viernes, 28 de enero de 2011

Una buena y una mala: noticias LGBT

La Mala: EL Consejo Constitucional francés declara conforme con la Constitución la exclusión de las parejas homosexuales para contraer matrimonio: es facultad del legislador.

(Nota de Reuters) - France's ban on same-sex marriages was upheld by the country's constitutional authority on Friday, in a ruling that relieves the government of any obligation to grant gays the wedding rights enjoyed by heterosexuals.
A handful of countries in Europe allow couples of the same sex to wed and rights campaigners had hoped for a breakthrough in France, where two women living together had demanded the view of the Constitutional Council.
The Constitutional Council said it found no conflict between the law as it stands and fundamental rights enshrined by the constitution.
It was up to parliament to decide whether the law should change, rather than constitutional authorities, said the ruling.
The two women live with four children, three of them conceived via artificial insemination.
An opinion poll published as the verdict emerged on Friday suggested views had changed radically in the past five years and that a majority of French people now accept the idea of same-sex marriage.
The results of the survey by TNS Sofres showed 51 percent of respondents in favour of gay marriage and 35 percent against. In 2006, the agency reported 51 percent opposition and 45 percent support.
France has allowed civil unions between people of the same sex since 1999 but that accords fewer rights than marriage proper.
Two men married briefly in 2004 but the oath was annulled by a court and the mayor of the town who had presided over the wedding was suspended, in a case that fuelled wider debate.
Same-sex marriage is permitted in Belgium, the Netherlands, Norway, Sweden and Spain, according to the Council of Europe.
It is also permitted in South Africa, Argentina, Canada and in some U.S. states.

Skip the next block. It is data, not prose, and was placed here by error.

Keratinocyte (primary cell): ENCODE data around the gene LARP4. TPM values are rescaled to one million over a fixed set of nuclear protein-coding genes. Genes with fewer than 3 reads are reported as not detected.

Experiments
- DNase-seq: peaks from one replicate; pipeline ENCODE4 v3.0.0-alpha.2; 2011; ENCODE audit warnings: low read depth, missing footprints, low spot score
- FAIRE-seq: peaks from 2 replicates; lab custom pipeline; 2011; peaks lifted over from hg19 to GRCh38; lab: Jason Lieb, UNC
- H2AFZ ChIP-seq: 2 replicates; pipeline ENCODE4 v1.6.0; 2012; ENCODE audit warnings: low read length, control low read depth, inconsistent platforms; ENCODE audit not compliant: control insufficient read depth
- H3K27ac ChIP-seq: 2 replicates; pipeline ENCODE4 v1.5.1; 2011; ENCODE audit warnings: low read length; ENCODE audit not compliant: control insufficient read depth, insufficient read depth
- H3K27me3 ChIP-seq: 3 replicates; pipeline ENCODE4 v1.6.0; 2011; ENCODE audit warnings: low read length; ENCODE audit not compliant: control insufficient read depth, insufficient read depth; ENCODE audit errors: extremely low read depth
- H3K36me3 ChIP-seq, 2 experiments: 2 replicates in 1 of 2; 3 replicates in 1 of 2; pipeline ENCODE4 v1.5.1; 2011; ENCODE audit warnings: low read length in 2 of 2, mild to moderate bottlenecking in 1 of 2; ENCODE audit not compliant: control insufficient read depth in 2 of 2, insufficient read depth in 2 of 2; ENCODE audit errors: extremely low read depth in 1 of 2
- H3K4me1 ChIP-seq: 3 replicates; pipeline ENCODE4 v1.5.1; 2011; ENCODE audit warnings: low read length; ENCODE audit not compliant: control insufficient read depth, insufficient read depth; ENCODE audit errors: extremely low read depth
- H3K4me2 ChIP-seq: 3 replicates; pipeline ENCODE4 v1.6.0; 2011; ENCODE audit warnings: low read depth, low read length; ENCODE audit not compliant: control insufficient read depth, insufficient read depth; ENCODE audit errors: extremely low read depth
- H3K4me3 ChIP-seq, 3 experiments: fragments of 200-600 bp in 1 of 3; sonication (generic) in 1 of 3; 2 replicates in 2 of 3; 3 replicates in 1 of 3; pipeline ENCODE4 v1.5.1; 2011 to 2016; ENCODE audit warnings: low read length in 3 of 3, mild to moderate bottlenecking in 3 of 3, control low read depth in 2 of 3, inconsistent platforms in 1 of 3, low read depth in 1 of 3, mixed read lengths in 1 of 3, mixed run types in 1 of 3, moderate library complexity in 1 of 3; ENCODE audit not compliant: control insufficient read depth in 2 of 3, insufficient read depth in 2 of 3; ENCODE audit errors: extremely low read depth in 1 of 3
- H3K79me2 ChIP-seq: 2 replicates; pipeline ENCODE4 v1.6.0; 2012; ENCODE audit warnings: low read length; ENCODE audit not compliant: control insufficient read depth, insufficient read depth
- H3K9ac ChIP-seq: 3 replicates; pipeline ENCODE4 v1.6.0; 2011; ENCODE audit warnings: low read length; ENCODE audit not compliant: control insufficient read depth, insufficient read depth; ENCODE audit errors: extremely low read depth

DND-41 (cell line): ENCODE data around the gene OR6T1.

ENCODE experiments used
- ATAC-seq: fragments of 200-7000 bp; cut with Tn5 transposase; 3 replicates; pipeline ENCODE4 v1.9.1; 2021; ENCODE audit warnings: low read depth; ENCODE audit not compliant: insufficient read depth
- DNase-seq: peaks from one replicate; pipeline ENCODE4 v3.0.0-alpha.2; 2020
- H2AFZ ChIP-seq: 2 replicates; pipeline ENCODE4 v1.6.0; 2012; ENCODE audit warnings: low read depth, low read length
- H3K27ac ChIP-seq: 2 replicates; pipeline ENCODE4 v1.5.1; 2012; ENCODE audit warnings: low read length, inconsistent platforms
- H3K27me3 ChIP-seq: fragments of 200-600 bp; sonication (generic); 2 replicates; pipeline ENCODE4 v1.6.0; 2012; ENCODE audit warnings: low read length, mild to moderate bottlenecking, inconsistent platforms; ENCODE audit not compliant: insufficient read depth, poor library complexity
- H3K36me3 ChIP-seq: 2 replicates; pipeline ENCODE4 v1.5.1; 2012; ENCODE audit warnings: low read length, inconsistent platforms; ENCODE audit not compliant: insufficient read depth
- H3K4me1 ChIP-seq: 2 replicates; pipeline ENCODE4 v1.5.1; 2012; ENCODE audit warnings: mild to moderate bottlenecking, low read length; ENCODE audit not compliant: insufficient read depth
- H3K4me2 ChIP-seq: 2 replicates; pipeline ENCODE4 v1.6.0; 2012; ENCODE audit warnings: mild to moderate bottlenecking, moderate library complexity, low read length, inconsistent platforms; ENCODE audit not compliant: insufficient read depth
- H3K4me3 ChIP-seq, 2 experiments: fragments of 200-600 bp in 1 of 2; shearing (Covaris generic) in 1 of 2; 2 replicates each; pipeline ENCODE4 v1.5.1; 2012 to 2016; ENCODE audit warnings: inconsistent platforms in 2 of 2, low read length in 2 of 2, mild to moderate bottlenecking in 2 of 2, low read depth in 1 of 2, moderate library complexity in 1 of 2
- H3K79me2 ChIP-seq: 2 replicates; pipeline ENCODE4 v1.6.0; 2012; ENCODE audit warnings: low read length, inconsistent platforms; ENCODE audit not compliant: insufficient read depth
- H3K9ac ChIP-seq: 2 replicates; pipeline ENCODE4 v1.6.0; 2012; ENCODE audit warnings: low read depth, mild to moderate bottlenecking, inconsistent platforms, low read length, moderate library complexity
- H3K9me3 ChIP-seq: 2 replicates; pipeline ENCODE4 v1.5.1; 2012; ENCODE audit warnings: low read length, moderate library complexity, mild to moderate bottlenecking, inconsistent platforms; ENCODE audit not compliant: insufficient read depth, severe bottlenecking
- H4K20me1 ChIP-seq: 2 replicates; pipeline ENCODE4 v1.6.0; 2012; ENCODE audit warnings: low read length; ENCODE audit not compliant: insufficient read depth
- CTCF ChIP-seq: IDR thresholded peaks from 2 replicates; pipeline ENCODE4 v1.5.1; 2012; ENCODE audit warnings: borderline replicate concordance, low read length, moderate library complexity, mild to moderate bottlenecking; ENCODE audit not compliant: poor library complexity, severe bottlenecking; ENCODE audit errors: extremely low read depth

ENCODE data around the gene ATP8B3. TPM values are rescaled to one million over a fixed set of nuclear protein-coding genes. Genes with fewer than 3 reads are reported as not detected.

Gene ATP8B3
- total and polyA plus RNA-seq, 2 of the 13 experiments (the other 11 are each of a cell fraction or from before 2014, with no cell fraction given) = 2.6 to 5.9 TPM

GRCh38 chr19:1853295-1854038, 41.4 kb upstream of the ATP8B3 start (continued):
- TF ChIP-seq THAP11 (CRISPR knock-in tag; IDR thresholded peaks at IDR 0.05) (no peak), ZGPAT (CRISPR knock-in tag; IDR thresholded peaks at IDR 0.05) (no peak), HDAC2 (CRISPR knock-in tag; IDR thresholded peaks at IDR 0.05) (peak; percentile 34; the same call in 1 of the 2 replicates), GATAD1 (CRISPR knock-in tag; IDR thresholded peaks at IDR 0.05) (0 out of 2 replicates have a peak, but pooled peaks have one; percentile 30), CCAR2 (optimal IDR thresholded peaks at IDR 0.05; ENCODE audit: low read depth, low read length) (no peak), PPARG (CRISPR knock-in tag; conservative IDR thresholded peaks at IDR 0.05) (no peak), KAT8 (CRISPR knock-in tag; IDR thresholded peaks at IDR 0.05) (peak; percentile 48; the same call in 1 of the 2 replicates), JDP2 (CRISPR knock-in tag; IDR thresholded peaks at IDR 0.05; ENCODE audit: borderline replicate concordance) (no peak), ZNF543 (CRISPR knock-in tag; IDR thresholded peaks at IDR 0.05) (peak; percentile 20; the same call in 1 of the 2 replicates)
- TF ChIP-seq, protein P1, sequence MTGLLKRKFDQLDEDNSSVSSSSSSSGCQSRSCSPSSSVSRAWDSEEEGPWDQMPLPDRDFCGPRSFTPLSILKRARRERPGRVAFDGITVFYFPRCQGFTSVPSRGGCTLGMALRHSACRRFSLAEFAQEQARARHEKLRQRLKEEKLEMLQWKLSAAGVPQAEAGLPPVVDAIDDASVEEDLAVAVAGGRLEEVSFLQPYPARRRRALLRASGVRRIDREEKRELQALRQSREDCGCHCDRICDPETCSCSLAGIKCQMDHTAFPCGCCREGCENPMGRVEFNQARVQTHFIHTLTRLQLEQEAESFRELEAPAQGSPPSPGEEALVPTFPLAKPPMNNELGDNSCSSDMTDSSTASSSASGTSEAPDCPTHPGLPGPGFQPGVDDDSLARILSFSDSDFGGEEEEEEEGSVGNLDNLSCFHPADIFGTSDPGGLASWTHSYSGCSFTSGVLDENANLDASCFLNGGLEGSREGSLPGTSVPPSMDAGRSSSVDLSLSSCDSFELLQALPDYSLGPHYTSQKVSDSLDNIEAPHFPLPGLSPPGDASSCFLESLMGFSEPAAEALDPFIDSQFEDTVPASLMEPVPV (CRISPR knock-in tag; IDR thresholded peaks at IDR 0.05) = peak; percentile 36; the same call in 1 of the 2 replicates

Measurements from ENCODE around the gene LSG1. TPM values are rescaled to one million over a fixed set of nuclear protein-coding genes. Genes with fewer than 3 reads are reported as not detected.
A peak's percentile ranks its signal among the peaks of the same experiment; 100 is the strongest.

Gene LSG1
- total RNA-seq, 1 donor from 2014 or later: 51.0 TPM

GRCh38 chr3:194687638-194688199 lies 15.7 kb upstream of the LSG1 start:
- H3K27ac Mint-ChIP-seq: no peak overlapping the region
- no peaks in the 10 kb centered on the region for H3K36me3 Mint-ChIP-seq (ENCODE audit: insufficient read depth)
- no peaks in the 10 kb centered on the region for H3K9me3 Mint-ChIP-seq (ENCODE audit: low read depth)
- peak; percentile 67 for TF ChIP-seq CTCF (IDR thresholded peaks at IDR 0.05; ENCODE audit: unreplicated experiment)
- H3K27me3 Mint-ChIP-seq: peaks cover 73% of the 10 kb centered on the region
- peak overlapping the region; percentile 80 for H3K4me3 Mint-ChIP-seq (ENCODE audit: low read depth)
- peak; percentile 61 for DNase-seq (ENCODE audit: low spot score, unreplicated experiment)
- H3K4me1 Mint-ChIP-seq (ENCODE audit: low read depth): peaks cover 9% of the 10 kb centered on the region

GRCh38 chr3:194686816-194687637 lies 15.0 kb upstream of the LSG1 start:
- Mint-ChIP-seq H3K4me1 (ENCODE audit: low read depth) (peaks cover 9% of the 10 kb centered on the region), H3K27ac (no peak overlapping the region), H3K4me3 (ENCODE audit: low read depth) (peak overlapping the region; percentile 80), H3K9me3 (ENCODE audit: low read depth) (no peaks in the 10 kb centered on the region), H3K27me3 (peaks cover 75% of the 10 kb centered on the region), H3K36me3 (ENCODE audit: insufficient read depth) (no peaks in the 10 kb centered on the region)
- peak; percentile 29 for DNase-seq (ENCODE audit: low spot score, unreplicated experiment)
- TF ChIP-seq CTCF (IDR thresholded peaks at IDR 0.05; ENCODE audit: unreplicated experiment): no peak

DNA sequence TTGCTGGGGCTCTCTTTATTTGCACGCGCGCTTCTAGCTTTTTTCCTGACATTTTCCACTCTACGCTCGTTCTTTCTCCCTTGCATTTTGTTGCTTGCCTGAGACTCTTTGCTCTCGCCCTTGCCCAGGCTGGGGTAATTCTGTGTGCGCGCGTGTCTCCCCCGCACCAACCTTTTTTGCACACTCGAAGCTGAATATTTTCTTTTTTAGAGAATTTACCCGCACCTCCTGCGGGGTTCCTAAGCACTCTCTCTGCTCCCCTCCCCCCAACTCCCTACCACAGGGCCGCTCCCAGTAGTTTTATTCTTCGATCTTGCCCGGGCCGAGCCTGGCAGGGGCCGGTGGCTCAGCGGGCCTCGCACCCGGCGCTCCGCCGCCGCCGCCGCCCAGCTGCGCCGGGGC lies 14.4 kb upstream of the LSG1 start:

(Reporting by Brian Love, Emile Picy and Patrick Vignal; editing by Andrew Roche)

La Buena: El Tribunal Constitucional alemán pone fin a la operación de cambio de sexo obligatoria para transexuales. Declara inconstitucional la normativa vigente que ordena que una persona transexual puede unirse con su pareja sólo si se ha realizado una operación de cambio de sexo y es infértil, "es contraria al dcho a la identidad sexual y a la integridad corporal." La sentencia de Karlsruhe llama al Bundestag para que emita una nueva regulación en materia de uniones civiles para transexuales.
Nota de TGEU
The German Constitutional Court has announced in a press release [1] today that the requirement to undergo sterilization or gender reconstruction surgery is not constitutional. The plaintiff, a 62 year old transsexual woman, had acquired the so-called “small solution” with a name change, but not altered the civil status due to the requirement to undergo sterilization surgery. With a still “male” civil status she and her female partner had been denied the right to enter a registered same-sex partnership. If forced to marry, so plaintiff, they are recognizable as a partnership with at least one transsexual spouse – a live free from discrimination made impossible.
The First Division of the Federal Constitutional Court has ruled that the standardized conditions for legal gender recognition of transsexuals to enter into a partnership are not compatible with the right to sexual self-determination, physical integrity and privacy.
"A reform of the German Gender Recognition Act (Transsexuellengesetz) is more than overdue." says Max Schulze board member of the Berlin-based organization TransInterQueer, " we demand from the Federal Government and the Parliament to show quick and consistent action now."

TGEU welcomes the decision by the German Constitutional Court. A majority of countries in Europe have similar requirements violating the human rights of transgender people. The Council of Europe has already indicated that this is a matter of concern. Thus, the Committee of Ministers had stated that ‘prior requirements, including changes of a physical nature, for legal recognition of a gender reassignment, should be regularly reviewed in order to remove abusive requirements.’[2] In line with previous decisions from the German Constitutional Court on the German Transsexual Law and in combination with similar verdicts of the Austrian High Administrative Court TGEU is positive that this will send a strong signal to other countries to review their gender recognition legislation.

“The margin of appreciation for requirements for gender recognition, as granted by the European Court of Human Rights, has its limits. The decision of the German court states clearly that human rights of transgender persons are jeopardized with a legal requirement for sterility or compulsory sex reassignment surgery, still practiced in many countries in Europe. When the Committee of Ministers recommendation will be up for review in two years, we want to see Germany and many other countries to have their legislation in line with international human rights law.” says Richard Köhler, co-chair of Transgender Europe.

**Mientras, en la Corte Constitucional de Colombia avanza el tema, seguimos en espera de noticias...

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